Why Many Professional Musicians Discount Solfege

Image Courtesy of http://www.aruffo.com

“All those weird words just get in the way, just look at the notes and sing them!”

It is very common in discussions of ear training and music teaching to find professional musicians who feel that all forms of sight singing training relying a syllables (solfege, numbers, letter names, etc.) is a waste of time or even detrimental.

There is a reason for this.

When you have spent your whole life speaking only one language, say English, and then try to learn another language, say French, you go through three steps for each new word or phrase:

1) Hear/See the French word

2) Translate it to the English word

3) Discern the meaning

For example:

You see the word “chat”

You translate that (in your head) to “cat”

You see the image of a cat in your head

Mastery of language doesn’t come until you can see/hear “chat” and immediately see the image of a feline in your head WITHOUT the intermediary step of thinking the English word “cat”

There are many philosophies of language education, and of music education as well.  Many language teachers agree that it is helpful for some students to learn how to translate the foreign language into their native tongue.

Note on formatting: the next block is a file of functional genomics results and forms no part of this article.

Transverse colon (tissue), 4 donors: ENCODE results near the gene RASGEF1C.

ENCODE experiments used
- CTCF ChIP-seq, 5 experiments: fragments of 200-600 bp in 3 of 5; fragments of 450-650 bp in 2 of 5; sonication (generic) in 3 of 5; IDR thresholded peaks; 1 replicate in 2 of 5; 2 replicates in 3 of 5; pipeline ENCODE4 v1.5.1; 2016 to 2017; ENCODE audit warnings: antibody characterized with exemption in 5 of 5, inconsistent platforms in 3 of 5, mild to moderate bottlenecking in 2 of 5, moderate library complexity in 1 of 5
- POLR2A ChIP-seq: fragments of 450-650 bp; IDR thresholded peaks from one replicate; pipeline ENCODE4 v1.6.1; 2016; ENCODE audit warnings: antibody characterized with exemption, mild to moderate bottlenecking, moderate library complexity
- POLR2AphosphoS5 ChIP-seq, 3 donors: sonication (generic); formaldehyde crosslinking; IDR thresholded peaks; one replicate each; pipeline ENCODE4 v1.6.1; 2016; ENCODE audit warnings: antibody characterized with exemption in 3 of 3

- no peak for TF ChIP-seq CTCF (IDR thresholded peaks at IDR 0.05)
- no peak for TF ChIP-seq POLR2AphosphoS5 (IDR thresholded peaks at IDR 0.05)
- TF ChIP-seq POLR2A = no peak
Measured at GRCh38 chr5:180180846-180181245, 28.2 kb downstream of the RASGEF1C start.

This is where solfege (or any sight reading method) comes in:

You see the note

You translate it to a syllable (do, re, mi; 1, 2, 3; A, B, C)

You hear the pitch in your head

OR

You hear the pitch

You translate it to a syllable (do, re, mi; 1, 2, 3; A, B, C)

You see the notation in your head

The problem is that many professional musicians learned music without an intermediary step (Like learning French without knowing English) so the process of translating makes no sense to them, and seems like an unnecessary extra step.

If you can see a pitch and immediately hear it in your head, or hear a pitch and immediately know what the notation is, then these systems weren’t created for you.

They are for those of us who grew up without the language of music, and could use some assistance translating it.
Want a free lesson in solfege and music reading?  If you live in the Boston area you can come to my studio, and if you don’t, I do online lessons around the world via Skype, the first lesson is always free!  Let me know in the comments, or check out http://www.ChristopherGKeene.com

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~ by Christopher G Keene on October 7, 2012.

One Response to “Why Many Professional Musicians Discount Solfege”

  1. […] laid, musicians need a systematic way to approach deciphering the language of music.  I’ve written on this before, and will again in the future, for now you must know that the scientific literature […]

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